2022/05/30/more data-class rubberducking

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Again with the indecision over naming things...

...which then twines into indecision over underlying design...

[12:10 PM]

So, right now there are two ways of handling the display of a record.

One is premised on the idea that you're working with records one at a time. A record corresponds to a page.

The other is premised on the idea that you want to see multiple records, and possibly operate on subsets of them (e.g. with checkboxes or action-links or whatever). The exact format doesn't matter, though it's usually a table, with one record per row (but we sometimes want to see multiple records references in a single line... I've been doing that as a separate area of functionality, but it may be worth keeping in mind as a variant on this theme).

[12:11 PM]

This dichotomy is pretty easy to handle at the Card level -- I just have one class for the Page display and another for the Line display; the Rows class chooses which one to spawn.

[12:13 PM]

The problem I've bumped into has to do with the Rows classes.

It'd be convenient if I could do the same dichotomy with Rows classes -- one for Page view, one for Line view... but then I need something higher up to choose which class, and for now I've decided that the Rows class needs to be where the bifurcation happens (because the next level up is the Bank, which splits by type of I/O - display, storage, or native (internal) -- which starts to get messy when you're also doing variations on the same I/O type).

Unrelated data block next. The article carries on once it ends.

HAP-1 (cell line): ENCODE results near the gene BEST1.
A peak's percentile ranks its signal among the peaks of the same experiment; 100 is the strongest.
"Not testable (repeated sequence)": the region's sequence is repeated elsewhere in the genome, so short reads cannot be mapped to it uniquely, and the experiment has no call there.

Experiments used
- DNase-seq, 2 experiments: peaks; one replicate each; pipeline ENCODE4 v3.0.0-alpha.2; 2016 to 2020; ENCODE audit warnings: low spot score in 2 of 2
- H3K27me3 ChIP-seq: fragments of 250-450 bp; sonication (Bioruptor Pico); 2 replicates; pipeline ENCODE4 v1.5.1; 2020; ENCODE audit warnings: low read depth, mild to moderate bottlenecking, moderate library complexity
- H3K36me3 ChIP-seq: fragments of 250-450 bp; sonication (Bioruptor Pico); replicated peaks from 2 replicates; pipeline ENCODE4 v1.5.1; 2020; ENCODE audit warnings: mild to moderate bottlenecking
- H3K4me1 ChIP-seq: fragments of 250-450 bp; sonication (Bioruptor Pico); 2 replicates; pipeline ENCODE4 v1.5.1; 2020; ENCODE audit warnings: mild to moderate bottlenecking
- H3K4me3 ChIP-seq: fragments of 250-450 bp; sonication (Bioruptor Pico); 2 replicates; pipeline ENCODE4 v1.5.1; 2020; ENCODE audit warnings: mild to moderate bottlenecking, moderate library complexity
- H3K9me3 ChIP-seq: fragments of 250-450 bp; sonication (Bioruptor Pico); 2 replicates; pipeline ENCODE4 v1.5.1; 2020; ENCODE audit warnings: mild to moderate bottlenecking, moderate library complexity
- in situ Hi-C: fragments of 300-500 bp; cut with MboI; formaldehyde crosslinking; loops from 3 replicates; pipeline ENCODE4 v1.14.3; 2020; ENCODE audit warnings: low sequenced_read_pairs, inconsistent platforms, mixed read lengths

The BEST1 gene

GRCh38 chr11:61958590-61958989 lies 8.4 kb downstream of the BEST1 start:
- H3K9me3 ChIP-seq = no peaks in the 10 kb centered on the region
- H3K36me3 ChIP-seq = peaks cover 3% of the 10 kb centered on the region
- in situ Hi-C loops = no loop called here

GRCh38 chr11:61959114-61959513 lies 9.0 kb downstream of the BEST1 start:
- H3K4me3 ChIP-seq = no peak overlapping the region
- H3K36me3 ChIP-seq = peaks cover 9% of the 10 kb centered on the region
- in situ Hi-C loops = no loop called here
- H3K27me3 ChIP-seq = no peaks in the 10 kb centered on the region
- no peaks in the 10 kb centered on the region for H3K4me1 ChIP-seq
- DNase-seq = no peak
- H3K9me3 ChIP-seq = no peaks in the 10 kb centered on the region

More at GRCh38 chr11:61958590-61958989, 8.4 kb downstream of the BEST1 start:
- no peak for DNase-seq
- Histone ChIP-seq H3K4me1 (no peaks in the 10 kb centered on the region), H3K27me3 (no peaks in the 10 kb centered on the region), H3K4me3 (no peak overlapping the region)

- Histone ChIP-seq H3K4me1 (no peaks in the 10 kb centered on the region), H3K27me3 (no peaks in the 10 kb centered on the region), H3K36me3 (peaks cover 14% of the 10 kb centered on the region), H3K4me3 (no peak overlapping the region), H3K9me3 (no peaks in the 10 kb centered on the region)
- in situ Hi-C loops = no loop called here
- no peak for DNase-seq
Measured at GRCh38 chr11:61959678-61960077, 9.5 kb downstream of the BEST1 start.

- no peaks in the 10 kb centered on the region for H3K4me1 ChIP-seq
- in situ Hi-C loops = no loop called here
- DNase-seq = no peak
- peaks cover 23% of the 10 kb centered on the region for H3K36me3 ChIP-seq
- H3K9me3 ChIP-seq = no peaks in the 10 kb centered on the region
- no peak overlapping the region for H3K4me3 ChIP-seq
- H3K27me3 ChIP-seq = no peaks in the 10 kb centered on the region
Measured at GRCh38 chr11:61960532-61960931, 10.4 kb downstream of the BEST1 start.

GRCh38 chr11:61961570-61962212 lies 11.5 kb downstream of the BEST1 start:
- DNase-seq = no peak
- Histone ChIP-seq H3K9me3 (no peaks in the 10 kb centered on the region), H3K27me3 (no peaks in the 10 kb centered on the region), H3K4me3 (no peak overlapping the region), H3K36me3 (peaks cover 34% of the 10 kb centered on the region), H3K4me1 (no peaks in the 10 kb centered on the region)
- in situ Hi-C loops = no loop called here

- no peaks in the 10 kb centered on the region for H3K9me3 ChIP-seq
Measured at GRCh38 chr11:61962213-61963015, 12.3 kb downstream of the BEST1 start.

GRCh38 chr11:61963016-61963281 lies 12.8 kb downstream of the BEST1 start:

[12:14 PM]

So instead of the obvious, tidy class-dichotomy, we have (a) standard Rows class which only knows one type of display (so far, have only used this for Page view), and (b) a dual-mode type which can either display a single Page Card or multiple Line Cards.

[12:15 PM]

So first off, this messes up the naming a bit.

[12:16 PM]

I want to have "line" be the slug I use for naming the Rows subclass -- but that's confusing, because it doesn't just handle Line view; it can handle both Line and Page views, choosing which one to use depending on context.

[12:16 PM]

Maybe "what do I mean by 'context'?" is a good question for me to be asking...

[12:20 PM]

The most obvious context is whether a specific row has been requested. If not, then the Bank (well... ok, Feature, which is like a Bank that registers itself as a thing which can be invoked by URI data) assumes we want to see all of the rows...

[12:22 PM]

...okay, there are two stages to this:

(a) the process of selecting the rows to be displayed (can be in code -- e.g. an Account page will show all Groups assigned to said Account -- or, in the future, user-configurable (e.g. show only the first 100 records, or those between two dates, or whatever)
(b) the process of displaying whatever is in the recordset

[12:25 PM]

So first we have an outer method which looks at the URI, decides whether it's requesting a specific Row or multiple Rows, selects the data, and then passes it on to a different method -- either a Page-Mode-display method or a Line-Mode-display method -- which then loads the appropriate Card objects and iterates through whatever data it has been given (which should only be a single Row if it's a Page-mode Card).